Always have a survey done before going through with a sale. Not only does it verify the lot lines conveyed by the deed, but it identifies the locations of any other interests in land that may be on your property to interfere with your use, like easements and setbacks. Nothing like buying your land, applying for a permit to build your dream home (or dream BOL as the case may be), and discovering that there is a utility easement through the middle of it. The title commitment should disclose the easement, but the survey will tell you where it is.

Always make sure any interest in land is recorded, if it isn't recorded a subsequent purchaser has no notice of your prior interest. Make sure to have any contract for deed or other conveyance document reviewed by a competent real estate attorney so you don't wind up screwed.

If there has ever been any industrial use in the area, its also a good idea to do a Phase I environmental site assessment. There may have been some contamination in the past (under ground, on ground, aquifer, etc.) They look at old records, check federal records for nearby contamination that affect your property, and inspect for any hints of contamination, like discolored soil and dead vegetation. If there are any redflags they dig deeper and can do invasive testing in Phase II. There are protections in the law IF you make reasonable inquiry into the property before purchasing. If you do nothing, then you will likely have liability should anything pop up in the future. Environmental liability can exist even where there has been no past industrial use, like the old farmer who owned it in the 50s dumped 3 drums of DDT in the back 40, or even had a leaky diesel tank thats gone now, it eventually finds its way into your neighbors well and they trace it to your land. if you had an ESA done then you may be able to limit your liability and put it on the former owner. Chances are you're OK, but the risk of potential financial liability should make you look into it.

And speaking of aquifers, have tests done to make sure your water is safe before buying. If the water is bad and you don't have public water readily available, it can be expensive to haul water in for your family and stock.
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Re: Vacant Land-Do I Need a Survey?

Postby wfduggan » Wed Sep 10, 2014 2:40 pm

Look for surveyed land.

I bought land without a survey. I've regretted it since. Extrapolate from that what you want, but I wouldn't do it twice.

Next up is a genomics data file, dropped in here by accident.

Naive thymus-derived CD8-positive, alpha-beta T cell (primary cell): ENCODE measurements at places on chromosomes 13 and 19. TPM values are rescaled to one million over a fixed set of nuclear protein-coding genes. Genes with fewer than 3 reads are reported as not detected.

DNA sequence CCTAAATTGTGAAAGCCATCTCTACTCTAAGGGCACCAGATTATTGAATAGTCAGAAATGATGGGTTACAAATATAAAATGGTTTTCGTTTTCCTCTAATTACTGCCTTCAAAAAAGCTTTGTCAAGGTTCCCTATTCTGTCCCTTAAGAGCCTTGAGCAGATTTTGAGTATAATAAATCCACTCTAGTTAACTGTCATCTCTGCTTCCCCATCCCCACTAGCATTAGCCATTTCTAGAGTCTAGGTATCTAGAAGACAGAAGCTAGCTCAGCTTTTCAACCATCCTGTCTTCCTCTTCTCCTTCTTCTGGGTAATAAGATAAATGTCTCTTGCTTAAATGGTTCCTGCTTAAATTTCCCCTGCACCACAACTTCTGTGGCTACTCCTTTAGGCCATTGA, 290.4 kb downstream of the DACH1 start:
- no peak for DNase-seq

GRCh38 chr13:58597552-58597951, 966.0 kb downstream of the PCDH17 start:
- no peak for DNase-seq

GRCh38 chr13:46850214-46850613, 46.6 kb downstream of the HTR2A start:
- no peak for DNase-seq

If you're buying from a developer, check to see if the state they're in requires surveying by a licensed surveyor. In some states, it's required by law to have subdivisions broken up by a licensed surveyor.

It's even better if the land you're buying has a fence already up for some time. then there are established boundaries.

There are books on the subject and lawyers that specialize on the subject.
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Re: Vacant Land-Do I Need a Survey?

Postby thckhf » Sat Jun 18, 2016 8:54 pm

Yes, you need a survey. Typically the buyer pays. In most areas the seller will know about perk test and availability of water. Often the seller will reimburse the cost of the perk test if the land won't perk. To successfully homestead you will need ten acres or more, if you intend to keep livestock.

Lots of land out there can be bought with owner financing. I am a real estate broker and have 40 acres in western NC about available perfect for peppers.
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Re: Vacant Land-Do I Need a Survey?

Postby Blondie » Sun Jun 19, 2016 12:13 am

Thanks, but I'm in Northern MI.

A couple of co-workers have gotten into homesteading but I don't have that skill level, yet.

Still haven't found what I'm looking for in a property.
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Re: Vacant Land-Do I Need a Survey?

Postby angie_nrs » Sun Jun 19, 2016 3:30 pm

I agree with everyone else - yes, get a survey.

Just a suggestion....get quotes from area surveyors. I would get at least 3 if possible. We got one that was over $3000 and one that was $800 for the same piece of property. Of coarse, you want to ask around and see who is trusted and professional. I would not only check the yellow pages, but also ask area banks who they use and also perhaps call the county courthouse and ask who they would recommend. The surveyor that gave the high quote said to check with someone else closer to our area b/c they would likely be able to give us a better price. :) So, it sure wouldn't hurt to call a surveyor in a neighboring county to either give you a quote or recommend someone.